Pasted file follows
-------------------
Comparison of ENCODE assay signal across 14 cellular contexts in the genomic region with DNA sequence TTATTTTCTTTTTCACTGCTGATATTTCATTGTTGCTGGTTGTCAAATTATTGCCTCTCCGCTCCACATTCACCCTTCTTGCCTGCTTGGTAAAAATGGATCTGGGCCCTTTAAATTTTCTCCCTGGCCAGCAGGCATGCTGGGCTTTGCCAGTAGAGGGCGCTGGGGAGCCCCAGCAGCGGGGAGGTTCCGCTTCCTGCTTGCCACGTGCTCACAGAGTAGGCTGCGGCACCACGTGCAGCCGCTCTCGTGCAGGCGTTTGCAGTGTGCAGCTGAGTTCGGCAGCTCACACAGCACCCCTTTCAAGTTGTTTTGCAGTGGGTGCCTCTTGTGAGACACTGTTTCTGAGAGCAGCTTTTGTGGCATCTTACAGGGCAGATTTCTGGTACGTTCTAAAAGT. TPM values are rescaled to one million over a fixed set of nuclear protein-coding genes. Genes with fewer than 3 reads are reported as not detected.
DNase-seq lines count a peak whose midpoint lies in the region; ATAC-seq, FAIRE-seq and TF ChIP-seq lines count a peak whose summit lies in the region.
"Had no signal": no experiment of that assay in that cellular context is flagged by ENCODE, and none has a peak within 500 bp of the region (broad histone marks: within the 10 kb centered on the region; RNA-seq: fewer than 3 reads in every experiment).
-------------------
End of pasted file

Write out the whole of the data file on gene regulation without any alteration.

Comparison of ENCODE assay signal across 14 cellular contexts in the genomic region with DNA sequence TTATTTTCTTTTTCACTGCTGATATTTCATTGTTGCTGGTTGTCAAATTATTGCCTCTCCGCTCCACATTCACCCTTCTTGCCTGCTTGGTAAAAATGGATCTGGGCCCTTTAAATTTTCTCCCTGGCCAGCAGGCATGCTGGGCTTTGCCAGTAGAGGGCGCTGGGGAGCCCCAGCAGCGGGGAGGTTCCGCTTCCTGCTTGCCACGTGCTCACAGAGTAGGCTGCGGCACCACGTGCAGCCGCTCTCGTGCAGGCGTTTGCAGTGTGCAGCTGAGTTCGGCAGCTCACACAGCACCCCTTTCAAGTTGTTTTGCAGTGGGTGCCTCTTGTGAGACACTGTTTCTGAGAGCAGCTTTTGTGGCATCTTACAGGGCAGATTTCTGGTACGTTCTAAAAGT. TPM values are rescaled to one million over a fixed set of nuclear protein-coding genes. Genes with fewer than 3 reads are reported as not detected.
DNase-seq lines count a peak whose midpoint lies in the region; ATAC-seq, FAIRE-seq and TF ChIP-seq lines count a peak whose summit lies in the region.
"Had no signal": no experiment of that assay in that cellular context is flagged by ENCODE, and none has a peak within 500 bp of the region (broad histone marks: within the 10 kb centered on the region; RNA-seq: fewer than 3 reads in every experiment).